Robert Sheckley–Options (1975)


(Ron Waltosky’s cover for the 1975 edition)

Options is a novel about a crashed pilot, Tom Mishkin, trying to find a missing engine part on a hostile planet with the aid of a robot who was specifically designed to handle all of the dangers of…a different planet entirely. But not really.

Options is actually a bizarre, experimental, and very meta little oddity of a novel. I picked it up because I read Joachim Boaz’s review, and the core gimmick—the idea that the author loses control of his own story and has to personally step in and set it right—sounded like it had a lot of fun potential. And also I liked the cover ¯\_(ツ)_/¯

I’ll start by saying that I liked this novel quite a bit! Though I use the term “novel” loosely. Boaz puts it nicely when he says it reads more “as a series of 77 micro-stories, each with their own punch line,” than as one continuous story. Taken in that way, it’s definitely a mixed bag. Some of these episodes are quite clever and funny, but more often than not I felt like Sheckley’s sense of humor and mine weren’t meshing in a way I can’t quite put my finger on. Oddly enough, the novel got much better towards the end, as it became less coherent; the chapters lost even the tenuous connections they had with each other. At points, it was almost prose poetry. Here’s chapter 58, for example:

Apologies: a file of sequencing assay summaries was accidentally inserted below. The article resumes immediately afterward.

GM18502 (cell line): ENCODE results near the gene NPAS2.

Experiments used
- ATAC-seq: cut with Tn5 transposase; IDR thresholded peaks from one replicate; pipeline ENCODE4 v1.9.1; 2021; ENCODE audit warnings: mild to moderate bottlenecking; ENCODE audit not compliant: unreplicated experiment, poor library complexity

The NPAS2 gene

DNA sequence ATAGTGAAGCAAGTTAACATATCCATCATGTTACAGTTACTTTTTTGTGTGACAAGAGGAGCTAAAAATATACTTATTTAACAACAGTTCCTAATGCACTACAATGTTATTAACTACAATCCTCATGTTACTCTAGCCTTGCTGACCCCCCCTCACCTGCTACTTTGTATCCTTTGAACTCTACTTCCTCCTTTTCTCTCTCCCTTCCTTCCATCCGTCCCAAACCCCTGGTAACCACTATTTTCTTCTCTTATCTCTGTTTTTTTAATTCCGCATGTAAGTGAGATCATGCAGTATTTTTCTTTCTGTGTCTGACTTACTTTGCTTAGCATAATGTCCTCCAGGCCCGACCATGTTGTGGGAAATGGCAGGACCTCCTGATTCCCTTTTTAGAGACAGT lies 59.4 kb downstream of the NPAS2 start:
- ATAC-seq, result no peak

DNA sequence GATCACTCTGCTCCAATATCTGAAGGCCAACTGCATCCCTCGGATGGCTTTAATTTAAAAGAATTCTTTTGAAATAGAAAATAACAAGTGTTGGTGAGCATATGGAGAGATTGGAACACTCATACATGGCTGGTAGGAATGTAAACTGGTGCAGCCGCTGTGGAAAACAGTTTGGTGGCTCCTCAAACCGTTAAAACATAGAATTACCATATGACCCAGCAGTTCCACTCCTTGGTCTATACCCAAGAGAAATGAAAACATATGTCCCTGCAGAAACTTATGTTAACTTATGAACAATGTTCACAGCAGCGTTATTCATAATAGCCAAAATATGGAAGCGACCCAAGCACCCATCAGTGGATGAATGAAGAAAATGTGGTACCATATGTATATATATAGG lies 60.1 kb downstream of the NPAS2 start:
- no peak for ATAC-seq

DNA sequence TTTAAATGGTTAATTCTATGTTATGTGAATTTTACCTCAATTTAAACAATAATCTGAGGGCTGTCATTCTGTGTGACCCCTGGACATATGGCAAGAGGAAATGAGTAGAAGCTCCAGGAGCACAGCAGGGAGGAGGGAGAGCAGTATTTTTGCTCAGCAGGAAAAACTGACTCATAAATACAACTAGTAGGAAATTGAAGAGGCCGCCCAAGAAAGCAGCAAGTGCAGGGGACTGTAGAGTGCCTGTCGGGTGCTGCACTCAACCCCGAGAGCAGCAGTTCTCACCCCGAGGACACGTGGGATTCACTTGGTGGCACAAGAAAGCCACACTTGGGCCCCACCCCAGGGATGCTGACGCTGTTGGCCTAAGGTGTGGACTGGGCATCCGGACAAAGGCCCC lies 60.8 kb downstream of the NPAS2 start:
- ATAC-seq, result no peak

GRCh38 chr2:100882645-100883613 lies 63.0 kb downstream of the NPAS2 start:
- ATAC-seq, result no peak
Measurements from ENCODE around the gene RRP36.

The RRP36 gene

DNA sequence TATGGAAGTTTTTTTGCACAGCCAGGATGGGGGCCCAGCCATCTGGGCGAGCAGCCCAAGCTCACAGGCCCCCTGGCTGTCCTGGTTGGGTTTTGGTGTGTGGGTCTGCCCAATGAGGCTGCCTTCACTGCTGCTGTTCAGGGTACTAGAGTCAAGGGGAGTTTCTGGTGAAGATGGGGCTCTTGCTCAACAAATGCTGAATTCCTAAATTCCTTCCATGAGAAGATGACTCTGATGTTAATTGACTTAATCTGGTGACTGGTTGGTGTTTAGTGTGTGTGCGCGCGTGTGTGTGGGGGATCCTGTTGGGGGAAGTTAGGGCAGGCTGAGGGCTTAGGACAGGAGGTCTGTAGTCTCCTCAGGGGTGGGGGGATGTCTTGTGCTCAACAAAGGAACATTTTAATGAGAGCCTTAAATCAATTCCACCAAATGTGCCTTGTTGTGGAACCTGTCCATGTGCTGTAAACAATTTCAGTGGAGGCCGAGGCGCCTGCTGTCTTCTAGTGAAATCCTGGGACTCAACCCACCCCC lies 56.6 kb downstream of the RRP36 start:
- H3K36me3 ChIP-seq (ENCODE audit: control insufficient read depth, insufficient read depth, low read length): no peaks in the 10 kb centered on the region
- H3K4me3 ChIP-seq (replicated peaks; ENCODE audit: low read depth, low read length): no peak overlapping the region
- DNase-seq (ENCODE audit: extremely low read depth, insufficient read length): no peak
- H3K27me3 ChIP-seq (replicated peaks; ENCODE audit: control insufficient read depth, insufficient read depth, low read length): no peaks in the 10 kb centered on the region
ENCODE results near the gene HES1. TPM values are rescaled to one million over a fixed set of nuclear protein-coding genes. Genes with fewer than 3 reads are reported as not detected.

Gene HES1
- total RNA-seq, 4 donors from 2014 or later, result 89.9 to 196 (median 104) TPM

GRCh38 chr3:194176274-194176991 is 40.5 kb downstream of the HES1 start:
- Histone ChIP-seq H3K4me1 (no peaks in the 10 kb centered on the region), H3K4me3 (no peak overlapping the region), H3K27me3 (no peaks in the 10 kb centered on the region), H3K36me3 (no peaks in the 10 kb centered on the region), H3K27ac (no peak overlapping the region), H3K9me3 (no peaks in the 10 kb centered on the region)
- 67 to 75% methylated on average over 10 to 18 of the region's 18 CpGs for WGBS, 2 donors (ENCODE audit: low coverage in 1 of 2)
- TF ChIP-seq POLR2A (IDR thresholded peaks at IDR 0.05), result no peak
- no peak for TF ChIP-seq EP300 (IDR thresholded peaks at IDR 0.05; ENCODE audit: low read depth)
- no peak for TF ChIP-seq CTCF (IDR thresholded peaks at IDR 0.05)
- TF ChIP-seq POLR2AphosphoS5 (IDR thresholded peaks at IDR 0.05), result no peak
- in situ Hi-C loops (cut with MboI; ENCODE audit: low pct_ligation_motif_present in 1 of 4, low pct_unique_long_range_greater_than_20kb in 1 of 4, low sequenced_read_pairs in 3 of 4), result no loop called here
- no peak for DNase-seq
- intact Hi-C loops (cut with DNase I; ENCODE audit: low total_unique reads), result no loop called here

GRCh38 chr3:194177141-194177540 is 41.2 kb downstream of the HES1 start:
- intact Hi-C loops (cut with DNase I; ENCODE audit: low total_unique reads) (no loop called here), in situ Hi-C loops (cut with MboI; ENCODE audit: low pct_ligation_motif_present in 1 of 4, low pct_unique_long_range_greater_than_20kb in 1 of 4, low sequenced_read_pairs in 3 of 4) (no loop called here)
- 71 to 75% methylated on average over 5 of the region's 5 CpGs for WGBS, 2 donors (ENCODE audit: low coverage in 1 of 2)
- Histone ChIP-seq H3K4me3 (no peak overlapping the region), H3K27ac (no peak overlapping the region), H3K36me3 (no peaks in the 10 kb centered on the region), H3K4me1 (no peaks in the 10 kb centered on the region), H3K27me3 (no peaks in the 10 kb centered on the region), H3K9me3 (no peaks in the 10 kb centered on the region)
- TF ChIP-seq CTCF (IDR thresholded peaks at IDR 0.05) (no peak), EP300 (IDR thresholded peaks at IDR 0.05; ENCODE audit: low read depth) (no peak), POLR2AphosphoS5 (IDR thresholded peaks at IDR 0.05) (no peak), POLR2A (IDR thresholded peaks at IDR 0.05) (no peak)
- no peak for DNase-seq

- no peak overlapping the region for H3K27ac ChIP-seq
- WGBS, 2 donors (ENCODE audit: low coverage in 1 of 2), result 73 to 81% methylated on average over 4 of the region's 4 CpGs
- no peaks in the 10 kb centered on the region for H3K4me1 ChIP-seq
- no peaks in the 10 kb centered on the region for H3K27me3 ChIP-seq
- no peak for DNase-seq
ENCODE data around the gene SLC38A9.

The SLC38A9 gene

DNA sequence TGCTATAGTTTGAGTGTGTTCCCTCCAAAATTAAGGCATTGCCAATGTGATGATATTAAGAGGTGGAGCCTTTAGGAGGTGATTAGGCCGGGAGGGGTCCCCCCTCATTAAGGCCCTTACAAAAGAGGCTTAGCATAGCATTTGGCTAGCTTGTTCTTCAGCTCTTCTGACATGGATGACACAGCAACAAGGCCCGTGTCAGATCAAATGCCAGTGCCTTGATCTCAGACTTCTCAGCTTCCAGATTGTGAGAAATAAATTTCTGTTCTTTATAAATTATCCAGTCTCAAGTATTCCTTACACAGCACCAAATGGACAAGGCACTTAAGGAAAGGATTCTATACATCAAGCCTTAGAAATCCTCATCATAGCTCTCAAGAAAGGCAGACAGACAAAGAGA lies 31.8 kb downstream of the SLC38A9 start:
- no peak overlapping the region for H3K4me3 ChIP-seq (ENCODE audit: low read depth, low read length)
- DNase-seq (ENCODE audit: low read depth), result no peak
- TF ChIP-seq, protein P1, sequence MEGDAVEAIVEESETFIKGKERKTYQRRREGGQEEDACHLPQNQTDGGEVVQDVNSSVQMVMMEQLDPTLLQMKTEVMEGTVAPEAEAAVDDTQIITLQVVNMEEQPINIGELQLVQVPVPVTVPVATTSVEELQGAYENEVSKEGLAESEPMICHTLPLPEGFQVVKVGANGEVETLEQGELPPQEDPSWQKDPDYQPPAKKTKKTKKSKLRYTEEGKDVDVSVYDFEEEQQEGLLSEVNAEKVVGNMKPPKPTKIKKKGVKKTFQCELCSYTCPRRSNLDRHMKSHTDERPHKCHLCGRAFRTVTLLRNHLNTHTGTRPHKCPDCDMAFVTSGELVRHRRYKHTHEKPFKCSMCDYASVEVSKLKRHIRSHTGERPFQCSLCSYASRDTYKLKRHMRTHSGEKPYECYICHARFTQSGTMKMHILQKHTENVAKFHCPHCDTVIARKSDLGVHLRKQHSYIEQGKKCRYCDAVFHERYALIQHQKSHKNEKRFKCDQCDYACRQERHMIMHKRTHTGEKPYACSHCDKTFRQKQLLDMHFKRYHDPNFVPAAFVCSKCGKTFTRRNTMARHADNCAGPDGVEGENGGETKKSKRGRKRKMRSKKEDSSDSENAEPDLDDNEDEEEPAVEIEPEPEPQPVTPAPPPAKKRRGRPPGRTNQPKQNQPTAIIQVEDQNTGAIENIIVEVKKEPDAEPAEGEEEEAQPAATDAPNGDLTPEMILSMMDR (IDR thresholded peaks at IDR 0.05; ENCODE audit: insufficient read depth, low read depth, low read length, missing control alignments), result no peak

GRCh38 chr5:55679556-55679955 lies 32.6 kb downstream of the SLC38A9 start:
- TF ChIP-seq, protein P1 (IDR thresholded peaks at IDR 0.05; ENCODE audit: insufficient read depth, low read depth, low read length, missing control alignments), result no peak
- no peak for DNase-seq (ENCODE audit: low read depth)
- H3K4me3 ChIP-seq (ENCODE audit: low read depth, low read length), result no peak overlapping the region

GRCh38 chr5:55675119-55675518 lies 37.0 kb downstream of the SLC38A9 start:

The heroic figure of a man, holding a flute in one hand, a serpent in the other. This man says, “Enter.”

A horned woman mounted on a werewolf, holding a sickle in one hand, a pomegranate in the other. This woman takes your overcoat.

A man with a jackal’s head, naked except for winged sandals. In one had he holds a fragment of papyrus, in the other, a bronze disk. This man says “Immediate seating in the first three rows.”

How many more reminders could anyone want?

The combination of bizarre gnostic images with theater attendant dialogue, plus the incongruous question at the end are quite good examples of the principles of juxtaposition and torque that guide the poetics of surrealist prose poetry.

The main issue with Sheckley’s novel is its pacing. If he had given us a regular old coherent narrative for the first 30-50 pages I think all of the experimentation would have landed a lot better. A big problem is that there was never any story to lose track of, so when the author is inserted into the narrative and struggles to wrap up the story at the end, we don’t really care, or quite understand why the story went off track, since there wasn’t really much of a track to begin with.